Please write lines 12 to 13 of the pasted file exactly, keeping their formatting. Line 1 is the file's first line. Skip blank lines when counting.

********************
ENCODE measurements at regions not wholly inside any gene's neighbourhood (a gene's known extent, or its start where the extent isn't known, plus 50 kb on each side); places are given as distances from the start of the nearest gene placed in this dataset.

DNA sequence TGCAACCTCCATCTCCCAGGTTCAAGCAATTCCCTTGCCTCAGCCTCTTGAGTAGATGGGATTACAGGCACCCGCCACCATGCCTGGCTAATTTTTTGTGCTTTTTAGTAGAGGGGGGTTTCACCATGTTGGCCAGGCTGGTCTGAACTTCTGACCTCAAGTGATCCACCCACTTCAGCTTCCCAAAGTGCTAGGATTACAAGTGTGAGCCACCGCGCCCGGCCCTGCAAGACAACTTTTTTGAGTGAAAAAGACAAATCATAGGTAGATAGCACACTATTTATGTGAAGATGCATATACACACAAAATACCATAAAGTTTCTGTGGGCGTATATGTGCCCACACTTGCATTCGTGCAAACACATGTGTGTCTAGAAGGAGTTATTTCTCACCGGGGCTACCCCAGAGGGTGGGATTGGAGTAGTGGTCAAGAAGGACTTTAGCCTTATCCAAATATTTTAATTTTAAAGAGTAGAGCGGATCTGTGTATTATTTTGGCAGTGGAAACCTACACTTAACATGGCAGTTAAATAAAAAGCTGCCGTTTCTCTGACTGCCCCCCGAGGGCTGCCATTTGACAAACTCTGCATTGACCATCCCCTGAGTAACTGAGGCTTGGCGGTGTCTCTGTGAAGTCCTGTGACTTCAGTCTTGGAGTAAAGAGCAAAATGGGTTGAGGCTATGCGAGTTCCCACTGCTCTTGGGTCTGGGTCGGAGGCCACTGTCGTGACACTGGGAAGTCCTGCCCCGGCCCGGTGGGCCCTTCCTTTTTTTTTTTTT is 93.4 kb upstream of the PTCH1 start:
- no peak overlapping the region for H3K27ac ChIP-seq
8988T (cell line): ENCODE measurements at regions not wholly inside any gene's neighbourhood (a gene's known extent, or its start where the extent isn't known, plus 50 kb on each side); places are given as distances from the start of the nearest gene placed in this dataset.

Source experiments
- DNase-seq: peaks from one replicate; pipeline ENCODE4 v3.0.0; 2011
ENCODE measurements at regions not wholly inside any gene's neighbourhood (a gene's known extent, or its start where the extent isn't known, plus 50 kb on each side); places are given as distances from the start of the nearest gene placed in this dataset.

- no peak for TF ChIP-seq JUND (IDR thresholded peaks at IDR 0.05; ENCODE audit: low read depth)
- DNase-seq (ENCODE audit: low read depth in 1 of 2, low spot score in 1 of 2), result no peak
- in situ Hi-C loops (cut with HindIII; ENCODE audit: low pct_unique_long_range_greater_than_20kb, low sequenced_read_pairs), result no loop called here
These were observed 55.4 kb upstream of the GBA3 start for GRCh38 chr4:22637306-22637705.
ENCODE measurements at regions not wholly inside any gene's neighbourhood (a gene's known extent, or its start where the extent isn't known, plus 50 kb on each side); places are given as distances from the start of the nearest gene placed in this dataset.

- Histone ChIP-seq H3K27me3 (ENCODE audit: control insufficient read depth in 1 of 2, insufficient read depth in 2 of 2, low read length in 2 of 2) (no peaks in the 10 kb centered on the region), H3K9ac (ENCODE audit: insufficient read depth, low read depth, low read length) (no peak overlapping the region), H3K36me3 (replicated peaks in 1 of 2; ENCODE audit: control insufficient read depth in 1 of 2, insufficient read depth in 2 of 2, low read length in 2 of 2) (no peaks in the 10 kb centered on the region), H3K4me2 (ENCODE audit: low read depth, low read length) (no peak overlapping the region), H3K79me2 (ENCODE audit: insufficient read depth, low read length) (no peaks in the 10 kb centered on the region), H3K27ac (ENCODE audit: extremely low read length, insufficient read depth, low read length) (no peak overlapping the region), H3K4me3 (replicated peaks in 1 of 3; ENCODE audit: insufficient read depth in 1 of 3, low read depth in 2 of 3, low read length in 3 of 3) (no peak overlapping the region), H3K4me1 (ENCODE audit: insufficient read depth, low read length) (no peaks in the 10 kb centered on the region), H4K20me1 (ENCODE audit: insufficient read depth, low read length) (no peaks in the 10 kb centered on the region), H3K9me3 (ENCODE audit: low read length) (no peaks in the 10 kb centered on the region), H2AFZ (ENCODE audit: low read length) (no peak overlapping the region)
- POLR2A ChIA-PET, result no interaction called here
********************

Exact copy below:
ENCODE measurements at regions not wholly inside any gene's neighbourhood (a gene's known extent, or its start where the extent isn't known, plus 50 kb on each side); places are given as distances from the start of the nearest gene placed in this dataset.

- Histone ChIP-seq H3K27me3 (ENCODE audit: control insufficient read depth in 1 of 2, insufficient read depth in 2 of 2, low read length in 2 of 2) (no peaks in the 10 kb centered on the region), H3K9ac (ENCODE audit: insufficient read depth, low read depth, low read length) (no peak overlapping the region), H3K36me3 (replicated peaks in 1 of 2; ENCODE audit: control insufficient read depth in 1 of 2, insufficient read depth in 2 of 2, low read length in 2 of 2) (no peaks in the 10 kb centered on the region), H3K4me2 (ENCODE audit: low read depth, low read length) (no peak overlapping the region), H3K79me2 (ENCODE audit: insufficient read depth, low read length) (no peaks in the 10 kb centered on the region), H3K27ac (ENCODE audit: extremely low read length, insufficient read depth, low read length) (no peak overlapping the region), H3K4me3 (replicated peaks in 1 of 3; ENCODE audit: insufficient read depth in 1 of 3, low read depth in 2 of 3, low read length in 3 of 3) (no peak overlapping the region), H3K4me1 (ENCODE audit: insufficient read depth, low read length) (no peaks in the 10 kb centered on the region), H4K20me1 (ENCODE audit: insufficient read depth, low read length) (no peaks in the 10 kb centered on the region), H3K9me3 (ENCODE audit: low read length) (no peaks in the 10 kb centered on the region), H2AFZ (ENCODE audit: low read length) (no peak overlapping the region)